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Seven Essential Tips for Public Speaking Success

One of the most interesting aspects of my 25 years of coaching C-suite leaders to deliver compelling presentations is the sheer variety of personalities I’ve come across. The role of a good coach, be it in football, chess, or public speaking, is to get the most out of the trainee’s individual abilities. While every speaker is unique in terms of style, strengths and weaknesses, there are a few pieces of advice that I share with nearly everyone I work with.
Here are my top seven tips for making the most of your next presentation:

1. Bring the Energy!

A presentation can fall flat when the speaker doesn’t sound excited about their own topic. Passion is critical to persuasion. Very often, your energy may wane as the presentation goes on, so give yourself a mental cue to remember to boost your energy as you go along. For example, think “energy” every time you click to the next slide. Are you passionate about your topic?  Show it!

2. Be Conversational.

Your audience will be more engaged if you’re speaking with them instead of at them. Think of your presentation as a conversation versus a speech. Deliver your content in the same way as if you were speaking with your best friend over lunch. You’ll come across more naturally and will better engage with your audience.

3. Use Vocal Variety.

One important way to bring passion to your presentation is through the use of vocal variety. Even if you are speaking with a good level of energy, if you have the same vocal tone, pacing and decibel level the entire time, your audience may lose focus. Look for opportunities in your presentation to accentuate key points or exciting facts or figures by making your voice softer or louder, faster or slower, casual or dramatic. Such changes in your voice can grab the audience’s attention and punctuate the points you are making.

4. Avoid Negative Body Language.

Holding your hands behind your back or keeping them in your pockets can be a subconscious signal that you are uncomfortable with what you are saying. To an audience member trained in body language (and many buy-side investors are!), that can be an indication of deception. Similarly, avoid putting a hand in front of your mouth while speaking. In addition to muffling your voice, this is another potential deception signal, as if you’re subconsciously trying to keep the words from coming out.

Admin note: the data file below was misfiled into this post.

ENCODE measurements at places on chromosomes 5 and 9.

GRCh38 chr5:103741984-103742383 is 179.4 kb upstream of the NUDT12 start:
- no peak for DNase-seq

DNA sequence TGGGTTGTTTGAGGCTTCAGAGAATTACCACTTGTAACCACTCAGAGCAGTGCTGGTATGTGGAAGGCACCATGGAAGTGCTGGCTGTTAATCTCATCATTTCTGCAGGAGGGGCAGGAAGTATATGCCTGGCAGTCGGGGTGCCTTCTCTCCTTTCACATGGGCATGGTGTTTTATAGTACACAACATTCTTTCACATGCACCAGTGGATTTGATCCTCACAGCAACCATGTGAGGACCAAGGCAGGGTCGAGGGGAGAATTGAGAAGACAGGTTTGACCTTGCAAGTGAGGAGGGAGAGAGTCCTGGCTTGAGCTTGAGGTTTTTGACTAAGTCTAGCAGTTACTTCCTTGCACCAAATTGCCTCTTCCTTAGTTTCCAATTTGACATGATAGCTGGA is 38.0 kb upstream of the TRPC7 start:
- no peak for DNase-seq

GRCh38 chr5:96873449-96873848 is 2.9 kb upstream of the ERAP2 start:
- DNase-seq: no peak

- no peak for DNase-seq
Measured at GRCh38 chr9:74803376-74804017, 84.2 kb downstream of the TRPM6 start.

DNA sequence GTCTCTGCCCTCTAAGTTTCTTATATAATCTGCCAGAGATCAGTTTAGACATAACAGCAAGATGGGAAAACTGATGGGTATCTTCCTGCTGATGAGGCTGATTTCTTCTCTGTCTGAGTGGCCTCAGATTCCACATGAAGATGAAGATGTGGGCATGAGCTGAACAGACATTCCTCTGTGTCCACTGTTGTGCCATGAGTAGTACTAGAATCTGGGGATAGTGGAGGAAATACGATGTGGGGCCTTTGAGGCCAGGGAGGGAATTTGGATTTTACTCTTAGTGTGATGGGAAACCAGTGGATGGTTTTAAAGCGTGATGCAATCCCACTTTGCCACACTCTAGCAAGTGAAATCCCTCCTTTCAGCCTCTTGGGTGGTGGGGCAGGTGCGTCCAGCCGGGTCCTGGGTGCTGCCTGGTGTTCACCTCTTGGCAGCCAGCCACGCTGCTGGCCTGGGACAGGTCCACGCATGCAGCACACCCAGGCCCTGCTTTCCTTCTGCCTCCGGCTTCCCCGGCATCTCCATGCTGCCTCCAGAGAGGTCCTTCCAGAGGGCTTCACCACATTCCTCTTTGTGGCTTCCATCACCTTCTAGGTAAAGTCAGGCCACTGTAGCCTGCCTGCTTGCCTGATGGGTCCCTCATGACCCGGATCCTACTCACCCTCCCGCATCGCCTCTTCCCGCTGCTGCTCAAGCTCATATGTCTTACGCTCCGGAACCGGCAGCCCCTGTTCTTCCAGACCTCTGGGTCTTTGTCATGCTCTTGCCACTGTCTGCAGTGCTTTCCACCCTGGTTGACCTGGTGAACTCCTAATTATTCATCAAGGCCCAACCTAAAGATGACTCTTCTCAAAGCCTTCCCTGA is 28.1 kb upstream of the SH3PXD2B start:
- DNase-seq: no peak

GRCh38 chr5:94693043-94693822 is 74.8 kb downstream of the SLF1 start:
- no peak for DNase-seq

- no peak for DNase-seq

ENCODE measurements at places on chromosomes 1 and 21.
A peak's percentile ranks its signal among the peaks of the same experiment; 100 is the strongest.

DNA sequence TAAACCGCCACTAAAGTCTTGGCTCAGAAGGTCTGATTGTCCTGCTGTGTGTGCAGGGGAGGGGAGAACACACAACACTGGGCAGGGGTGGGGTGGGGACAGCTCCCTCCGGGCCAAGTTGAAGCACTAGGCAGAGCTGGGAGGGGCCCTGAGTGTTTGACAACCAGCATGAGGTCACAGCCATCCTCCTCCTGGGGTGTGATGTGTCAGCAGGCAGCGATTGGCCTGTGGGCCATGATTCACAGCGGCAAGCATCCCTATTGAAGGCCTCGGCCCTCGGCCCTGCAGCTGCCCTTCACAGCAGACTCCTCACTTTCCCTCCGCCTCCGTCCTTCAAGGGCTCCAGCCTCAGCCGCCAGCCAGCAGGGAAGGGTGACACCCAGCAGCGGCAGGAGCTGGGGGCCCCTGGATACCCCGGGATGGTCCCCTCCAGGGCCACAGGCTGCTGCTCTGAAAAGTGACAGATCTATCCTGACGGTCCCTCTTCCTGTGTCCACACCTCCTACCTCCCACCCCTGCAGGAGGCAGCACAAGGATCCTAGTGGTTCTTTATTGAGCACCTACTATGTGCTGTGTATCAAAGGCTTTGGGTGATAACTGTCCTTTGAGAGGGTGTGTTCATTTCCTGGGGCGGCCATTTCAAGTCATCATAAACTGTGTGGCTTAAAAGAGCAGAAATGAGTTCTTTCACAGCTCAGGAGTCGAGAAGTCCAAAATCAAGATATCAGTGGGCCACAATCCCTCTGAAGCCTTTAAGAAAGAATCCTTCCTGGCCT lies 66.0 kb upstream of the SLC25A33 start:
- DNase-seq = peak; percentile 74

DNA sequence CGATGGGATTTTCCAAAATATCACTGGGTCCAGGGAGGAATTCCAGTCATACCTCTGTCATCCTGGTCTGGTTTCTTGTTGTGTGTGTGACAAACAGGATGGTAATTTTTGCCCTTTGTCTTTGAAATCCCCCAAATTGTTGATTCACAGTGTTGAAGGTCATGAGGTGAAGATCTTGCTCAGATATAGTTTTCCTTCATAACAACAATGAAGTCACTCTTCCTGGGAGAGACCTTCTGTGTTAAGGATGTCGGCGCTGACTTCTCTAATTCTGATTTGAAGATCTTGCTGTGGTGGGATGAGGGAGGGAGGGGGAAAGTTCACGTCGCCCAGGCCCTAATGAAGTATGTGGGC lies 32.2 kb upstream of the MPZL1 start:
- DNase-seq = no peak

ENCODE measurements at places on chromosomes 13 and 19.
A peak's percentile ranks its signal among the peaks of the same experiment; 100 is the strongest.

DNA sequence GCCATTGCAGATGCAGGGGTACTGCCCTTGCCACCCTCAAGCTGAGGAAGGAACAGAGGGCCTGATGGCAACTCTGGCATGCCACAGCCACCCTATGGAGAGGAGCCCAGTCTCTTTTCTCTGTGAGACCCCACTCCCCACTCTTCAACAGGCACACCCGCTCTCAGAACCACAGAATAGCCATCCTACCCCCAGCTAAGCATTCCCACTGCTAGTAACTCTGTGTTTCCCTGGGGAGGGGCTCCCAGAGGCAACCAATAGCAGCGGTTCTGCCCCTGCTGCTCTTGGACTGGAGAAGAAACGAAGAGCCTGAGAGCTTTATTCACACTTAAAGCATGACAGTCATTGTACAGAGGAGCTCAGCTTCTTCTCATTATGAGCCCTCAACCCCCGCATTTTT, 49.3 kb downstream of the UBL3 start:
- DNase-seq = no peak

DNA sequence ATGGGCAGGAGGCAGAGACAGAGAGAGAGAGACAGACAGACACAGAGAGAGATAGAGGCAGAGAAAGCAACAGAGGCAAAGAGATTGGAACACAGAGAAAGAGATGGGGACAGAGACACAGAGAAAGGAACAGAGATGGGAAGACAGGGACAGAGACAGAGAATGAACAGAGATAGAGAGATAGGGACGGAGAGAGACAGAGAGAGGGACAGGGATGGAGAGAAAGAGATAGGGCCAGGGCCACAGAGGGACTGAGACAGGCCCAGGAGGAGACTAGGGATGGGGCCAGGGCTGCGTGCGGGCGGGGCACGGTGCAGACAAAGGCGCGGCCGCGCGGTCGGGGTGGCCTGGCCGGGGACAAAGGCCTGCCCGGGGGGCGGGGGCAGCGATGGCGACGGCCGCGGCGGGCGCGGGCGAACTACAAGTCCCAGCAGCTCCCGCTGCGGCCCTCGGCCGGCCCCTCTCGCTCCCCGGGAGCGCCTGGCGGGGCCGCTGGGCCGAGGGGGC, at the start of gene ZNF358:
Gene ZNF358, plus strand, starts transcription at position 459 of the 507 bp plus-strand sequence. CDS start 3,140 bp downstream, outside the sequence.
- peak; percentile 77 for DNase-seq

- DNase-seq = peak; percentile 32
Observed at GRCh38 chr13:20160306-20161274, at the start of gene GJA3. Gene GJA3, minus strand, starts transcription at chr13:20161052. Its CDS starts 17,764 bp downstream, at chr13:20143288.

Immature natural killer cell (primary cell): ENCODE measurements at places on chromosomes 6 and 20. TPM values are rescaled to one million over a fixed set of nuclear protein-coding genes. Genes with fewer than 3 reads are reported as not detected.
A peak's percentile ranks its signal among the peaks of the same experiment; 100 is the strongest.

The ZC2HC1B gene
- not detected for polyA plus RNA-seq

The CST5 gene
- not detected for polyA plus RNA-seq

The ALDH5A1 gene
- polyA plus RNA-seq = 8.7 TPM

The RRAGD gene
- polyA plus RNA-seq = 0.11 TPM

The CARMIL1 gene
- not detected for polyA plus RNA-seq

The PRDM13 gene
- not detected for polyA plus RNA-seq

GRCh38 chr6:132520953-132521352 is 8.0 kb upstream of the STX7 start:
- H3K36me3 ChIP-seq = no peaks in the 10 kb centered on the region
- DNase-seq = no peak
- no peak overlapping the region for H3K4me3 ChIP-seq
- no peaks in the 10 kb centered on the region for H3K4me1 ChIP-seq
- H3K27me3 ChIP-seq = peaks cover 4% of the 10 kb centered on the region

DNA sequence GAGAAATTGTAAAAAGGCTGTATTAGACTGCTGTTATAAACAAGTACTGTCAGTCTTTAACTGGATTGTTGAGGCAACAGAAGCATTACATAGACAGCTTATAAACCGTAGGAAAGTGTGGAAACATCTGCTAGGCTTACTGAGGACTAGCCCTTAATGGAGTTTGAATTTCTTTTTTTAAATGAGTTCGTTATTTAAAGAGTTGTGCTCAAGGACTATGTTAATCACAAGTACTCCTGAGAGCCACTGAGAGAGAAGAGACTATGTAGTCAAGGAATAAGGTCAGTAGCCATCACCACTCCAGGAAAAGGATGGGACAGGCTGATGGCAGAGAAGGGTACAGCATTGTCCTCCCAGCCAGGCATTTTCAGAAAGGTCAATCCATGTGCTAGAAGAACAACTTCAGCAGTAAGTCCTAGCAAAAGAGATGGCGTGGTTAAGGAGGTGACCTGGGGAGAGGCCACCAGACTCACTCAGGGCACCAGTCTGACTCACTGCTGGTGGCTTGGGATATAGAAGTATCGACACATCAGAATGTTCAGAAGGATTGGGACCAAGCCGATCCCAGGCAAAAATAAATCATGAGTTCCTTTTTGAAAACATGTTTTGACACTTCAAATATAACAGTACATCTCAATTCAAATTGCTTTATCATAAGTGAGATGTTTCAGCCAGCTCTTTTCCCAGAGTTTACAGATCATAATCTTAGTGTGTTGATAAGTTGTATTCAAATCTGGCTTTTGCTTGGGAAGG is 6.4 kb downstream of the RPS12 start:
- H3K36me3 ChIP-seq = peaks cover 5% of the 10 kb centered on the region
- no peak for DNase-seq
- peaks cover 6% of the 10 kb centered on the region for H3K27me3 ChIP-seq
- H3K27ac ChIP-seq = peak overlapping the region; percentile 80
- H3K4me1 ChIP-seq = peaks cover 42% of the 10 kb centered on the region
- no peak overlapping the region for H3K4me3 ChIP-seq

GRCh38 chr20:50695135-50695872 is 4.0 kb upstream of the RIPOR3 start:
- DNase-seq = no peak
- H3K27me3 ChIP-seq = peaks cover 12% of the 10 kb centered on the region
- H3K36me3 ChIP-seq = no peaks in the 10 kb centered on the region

5. Keep Those Hands Moving.

One of the questions I get most often is what speakers should do with their hands. During a presentation, keep your hands moving to bring energy to the speech and accentuate key points. But don’t overthink it, just do what you would do in everyday conversation. Keep it natural.

6. Get Away From That Podium.

Ready to go from good to great?  Step away from the podium. Removing that unnatural barrier will allow you to use positive body language most effectively and make a deeper connection between you and the audience. But if you must use a podium, be sure not to hold onto it for dear life. This reduces the energy that comes from positive hand gestures and turns the podium into even more of a wall between you and your audience.

7. Ditch the Notes.

Your audience will expect you to know your subject matter inside and out. Why else would they spend their valuable time to hear you speak? Your credibility will soar if you’re able to deliver your presentation without having to read a script or even glance at your notes. Come out from behind the podium and have an engaging conversation with your audience using effective body language.

We’ve helped hundreds of C-Level officers to deliver persuasive and engaging presentations. From message development, to delivery and Q&A, we know how to help you capture the attention of your key stakeholders.

Contact us today to discuss how we can help you find success at your next presentation.

David Calusdian

David is an accomplished communicator with more than 30 years of experience in advising and coaching CEOs, CFOs, IROs, and boards of directors through a range of critical communications events, including IPOs, quarterly earnings results, executive transitions, and M&A. David is an acknowledged authority on executive presentation coaching, investor relations strategy, investor day execution, and strategic messaging.